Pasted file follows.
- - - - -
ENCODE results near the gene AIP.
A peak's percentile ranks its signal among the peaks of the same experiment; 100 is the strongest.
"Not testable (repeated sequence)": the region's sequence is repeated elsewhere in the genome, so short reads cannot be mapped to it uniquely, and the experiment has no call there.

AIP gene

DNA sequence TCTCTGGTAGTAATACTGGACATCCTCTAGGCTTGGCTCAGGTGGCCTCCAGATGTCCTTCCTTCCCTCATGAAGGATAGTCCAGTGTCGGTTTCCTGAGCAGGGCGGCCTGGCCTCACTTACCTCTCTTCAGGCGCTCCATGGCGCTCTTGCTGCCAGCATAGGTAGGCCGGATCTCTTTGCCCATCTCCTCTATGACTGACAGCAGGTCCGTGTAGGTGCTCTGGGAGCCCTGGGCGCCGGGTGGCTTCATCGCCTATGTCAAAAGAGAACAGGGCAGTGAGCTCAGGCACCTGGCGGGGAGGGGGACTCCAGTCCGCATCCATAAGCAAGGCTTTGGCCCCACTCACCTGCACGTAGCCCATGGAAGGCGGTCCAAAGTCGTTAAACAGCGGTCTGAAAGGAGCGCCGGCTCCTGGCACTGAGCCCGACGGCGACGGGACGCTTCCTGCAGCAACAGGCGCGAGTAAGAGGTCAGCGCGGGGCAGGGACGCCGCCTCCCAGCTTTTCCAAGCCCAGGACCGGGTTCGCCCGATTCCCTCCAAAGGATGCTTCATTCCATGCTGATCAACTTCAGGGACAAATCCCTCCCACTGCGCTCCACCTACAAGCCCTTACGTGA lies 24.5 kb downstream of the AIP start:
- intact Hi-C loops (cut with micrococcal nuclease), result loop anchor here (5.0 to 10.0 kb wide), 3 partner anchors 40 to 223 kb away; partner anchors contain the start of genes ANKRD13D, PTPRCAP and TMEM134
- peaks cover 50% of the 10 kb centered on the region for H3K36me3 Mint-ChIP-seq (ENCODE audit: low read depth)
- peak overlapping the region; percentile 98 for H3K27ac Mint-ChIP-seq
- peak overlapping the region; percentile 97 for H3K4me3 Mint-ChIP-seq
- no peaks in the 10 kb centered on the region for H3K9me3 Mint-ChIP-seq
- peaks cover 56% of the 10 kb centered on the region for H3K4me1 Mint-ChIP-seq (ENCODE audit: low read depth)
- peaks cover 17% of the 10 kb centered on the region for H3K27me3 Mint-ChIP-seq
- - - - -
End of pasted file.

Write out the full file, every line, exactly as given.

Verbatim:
ENCODE results near the gene AIP.
A peak's percentile ranks its signal among the peaks of the same experiment; 100 is the strongest.
"Not testable (repeated sequence)": the region's sequence is repeated elsewhere in the genome, so short reads cannot be mapped to it uniquely, and the experiment has no call there.

AIP gene

DNA sequence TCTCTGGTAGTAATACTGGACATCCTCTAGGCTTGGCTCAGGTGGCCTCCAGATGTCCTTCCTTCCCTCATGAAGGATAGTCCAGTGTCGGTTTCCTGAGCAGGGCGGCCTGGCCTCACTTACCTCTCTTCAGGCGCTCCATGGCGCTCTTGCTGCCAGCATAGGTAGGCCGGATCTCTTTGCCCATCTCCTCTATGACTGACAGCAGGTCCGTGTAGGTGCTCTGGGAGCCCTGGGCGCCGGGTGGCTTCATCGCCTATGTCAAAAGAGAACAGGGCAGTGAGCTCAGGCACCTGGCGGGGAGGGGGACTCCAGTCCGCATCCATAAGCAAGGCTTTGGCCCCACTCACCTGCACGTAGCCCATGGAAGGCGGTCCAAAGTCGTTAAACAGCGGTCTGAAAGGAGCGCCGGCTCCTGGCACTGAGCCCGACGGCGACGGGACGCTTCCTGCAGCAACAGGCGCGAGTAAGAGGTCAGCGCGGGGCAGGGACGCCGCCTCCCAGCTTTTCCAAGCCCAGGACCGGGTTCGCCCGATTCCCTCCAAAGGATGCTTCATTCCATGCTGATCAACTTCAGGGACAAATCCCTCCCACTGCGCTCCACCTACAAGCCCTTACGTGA lies 24.5 kb downstream of the AIP start:
- intact Hi-C loops (cut with micrococcal nuclease), result loop anchor here (5.0 to 10.0 kb wide), 3 partner anchors 40 to 223 kb away; partner anchors contain the start of genes ANKRD13D, PTPRCAP and TMEM134
- peaks cover 50% of the 10 kb centered on the region for H3K36me3 Mint-ChIP-seq (ENCODE audit: low read depth)
- peak overlapping the region; percentile 98 for H3K27ac Mint-ChIP-seq
- peak overlapping the region; percentile 97 for H3K4me3 Mint-ChIP-seq
- no peaks in the 10 kb centered on the region for H3K9me3 Mint-ChIP-seq
- peaks cover 56% of the 10 kb centered on the region for H3K4me1 Mint-ChIP-seq (ENCODE audit: low read depth)
- peaks cover 17% of the 10 kb centered on the region for H3K27me3 Mint-ChIP-seq